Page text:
Wednesday, January 23, 2013

Alexandra Wallner's Perspective

Following Deborah Heiligman's terrific post yesterday on spatial perspective in art and structural perspective in writing, I'm offering another sort.  Alexandra Wallner, writer and illustrator of dozens of children's books presents an historical perspective on writing, illustrating, collaborating, and publishing over the last four decades.

You’ve had a long distinguished career as a writer, illustrator, and collaborator with your husband, John Wallner.  How did your creative partnership come about?

John and I were freelancing in illustration in the early 1970’s. In the 1980s, John was offered an illustration job for a series of books by David A. Adler, the children’s book biographer. John was eager to do the series but the deadlines were very tight. I reasoned to John that if I helped illustrate the books, we could do it in half the time if I got equal recognition for my work. The editor agreed. That’s how it began and it has worked for many projects since, although we still do projects independent of each other.

How does this partnership work?  Do you work together on all parts of the process or do you have different roles?

I generally do all the research for the biographies. At first, we relied mostly on picture files at libraries and on books. In recent years, it has been easier to research on the internet. Then John sketches out all the spreads in a dummy. When the sketches are approved, I transfer John’s sketches onto Arches watercolor paper. Sometimes I paint all the backgrounds and he paints the figures and sometimes the other way around. We become a “third person.” The main goal is to have a consistent looking book at the end.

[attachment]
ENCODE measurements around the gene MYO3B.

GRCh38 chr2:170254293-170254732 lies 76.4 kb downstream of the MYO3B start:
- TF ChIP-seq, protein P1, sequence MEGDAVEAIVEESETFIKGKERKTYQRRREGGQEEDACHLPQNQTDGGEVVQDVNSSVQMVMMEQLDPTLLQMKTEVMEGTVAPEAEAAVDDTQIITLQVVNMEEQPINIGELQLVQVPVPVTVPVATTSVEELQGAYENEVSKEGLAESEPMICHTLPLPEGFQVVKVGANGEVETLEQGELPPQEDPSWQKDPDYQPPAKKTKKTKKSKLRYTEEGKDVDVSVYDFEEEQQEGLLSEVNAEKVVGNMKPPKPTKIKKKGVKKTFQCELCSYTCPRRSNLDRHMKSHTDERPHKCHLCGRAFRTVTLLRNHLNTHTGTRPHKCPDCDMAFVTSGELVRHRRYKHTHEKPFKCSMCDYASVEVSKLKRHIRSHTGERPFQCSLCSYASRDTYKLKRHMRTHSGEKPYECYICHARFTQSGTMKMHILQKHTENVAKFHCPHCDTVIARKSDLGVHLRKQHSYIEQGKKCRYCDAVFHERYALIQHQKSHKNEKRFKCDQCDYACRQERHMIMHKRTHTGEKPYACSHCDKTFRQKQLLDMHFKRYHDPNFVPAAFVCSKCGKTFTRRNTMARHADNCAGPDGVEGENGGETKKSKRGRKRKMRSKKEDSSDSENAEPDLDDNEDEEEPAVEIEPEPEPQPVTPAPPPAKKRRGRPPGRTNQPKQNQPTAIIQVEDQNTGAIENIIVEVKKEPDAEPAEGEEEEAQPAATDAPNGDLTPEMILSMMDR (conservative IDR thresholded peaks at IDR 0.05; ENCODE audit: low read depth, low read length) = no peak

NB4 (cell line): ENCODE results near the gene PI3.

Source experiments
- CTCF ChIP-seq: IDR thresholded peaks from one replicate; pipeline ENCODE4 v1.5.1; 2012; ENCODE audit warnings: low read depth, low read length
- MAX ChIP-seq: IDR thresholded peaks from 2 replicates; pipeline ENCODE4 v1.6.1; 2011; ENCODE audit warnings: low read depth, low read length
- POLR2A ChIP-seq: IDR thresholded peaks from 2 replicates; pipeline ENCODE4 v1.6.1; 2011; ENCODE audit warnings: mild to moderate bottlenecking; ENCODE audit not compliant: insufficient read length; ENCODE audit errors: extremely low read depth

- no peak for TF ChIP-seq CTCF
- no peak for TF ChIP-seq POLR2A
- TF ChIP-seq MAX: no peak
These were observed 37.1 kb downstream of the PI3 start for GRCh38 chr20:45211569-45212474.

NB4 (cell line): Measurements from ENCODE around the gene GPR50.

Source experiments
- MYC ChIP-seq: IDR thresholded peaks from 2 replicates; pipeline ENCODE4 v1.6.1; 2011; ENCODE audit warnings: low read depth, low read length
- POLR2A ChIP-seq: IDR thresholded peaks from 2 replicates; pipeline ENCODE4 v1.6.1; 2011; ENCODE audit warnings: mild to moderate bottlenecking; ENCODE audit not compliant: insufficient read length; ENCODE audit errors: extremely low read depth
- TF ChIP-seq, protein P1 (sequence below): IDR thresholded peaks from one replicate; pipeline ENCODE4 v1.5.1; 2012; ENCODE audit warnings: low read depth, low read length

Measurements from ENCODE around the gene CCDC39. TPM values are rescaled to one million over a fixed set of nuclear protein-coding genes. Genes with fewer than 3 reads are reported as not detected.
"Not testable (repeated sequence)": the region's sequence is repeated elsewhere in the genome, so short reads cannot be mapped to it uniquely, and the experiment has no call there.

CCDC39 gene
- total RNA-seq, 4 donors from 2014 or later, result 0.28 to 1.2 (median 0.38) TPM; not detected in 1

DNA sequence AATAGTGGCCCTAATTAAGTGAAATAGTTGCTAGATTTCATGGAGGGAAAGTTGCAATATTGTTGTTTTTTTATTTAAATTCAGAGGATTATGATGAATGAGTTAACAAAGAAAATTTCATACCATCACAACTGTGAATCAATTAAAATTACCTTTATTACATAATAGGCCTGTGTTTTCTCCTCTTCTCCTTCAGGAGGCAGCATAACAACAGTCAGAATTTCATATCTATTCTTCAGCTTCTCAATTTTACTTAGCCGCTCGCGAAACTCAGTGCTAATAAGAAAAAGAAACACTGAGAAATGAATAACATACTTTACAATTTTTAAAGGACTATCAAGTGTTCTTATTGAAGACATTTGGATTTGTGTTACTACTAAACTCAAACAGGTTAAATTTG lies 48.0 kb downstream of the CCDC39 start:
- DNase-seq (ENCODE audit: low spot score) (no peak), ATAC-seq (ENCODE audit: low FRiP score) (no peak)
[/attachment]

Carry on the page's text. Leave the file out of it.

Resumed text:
I reviewed your biography of J.R.R. Tolkien on this blog back in December 2011, written by you, illustrated by John. How did that collaboration work?

Since the life of Tolkien was rather dull in the physical sense and all the magic of his world came out of his imagination, John came up with the brilliant idea that he would incorporate a game board of imagination throughout the book to reflect what Tolkien thought and wrote. I think that is what really snapped the book up. Otherwise, we would have had scene upon scene of Tolkien in his study with paper and pen. I think John captured the spirit of Tolkien’s world really well. I am very pleased with the result.

Any dramatic disagreements working so closely with your husband?

When John and I work together, we are completely professional about it and always, always keep in mind the most important thing: the end product. I honestly can’t remember any major fights about the work. Of course, we have our disagreements! We’ve been married for 41 years and have shared studio space in all that time. Our biggest disagreements have been about travel. John does not like to travel at all but occasionally has made concessions to me. John loves to spend time in his studio among colored pencils, paints, brushes, and collage material. 

You illustrated my latest book Write on, Mercy! The Secret Life of Mercy Otis Warren. What attracted you to the project – and to other subjects you choose to illustrate?

I really enjoyed working on MERCY! First, it brought to every one’s attention an historic strong woman I was unfamiliar with. Mercy is a positive reinforcement for female roles in history, especially for children. I have written and illustrated books about female historic figures such as authors: Beatrix Potter, Louisa May Alcott, L. M. Montgomery, Laura Ingalls Wilder; a famous artist: Grandma Moses; political figures: Susan B. Anthony, Abigail Adams, Betsy Ross. I have also written and/or illustrated books about famous men, but the women are closer to my heart.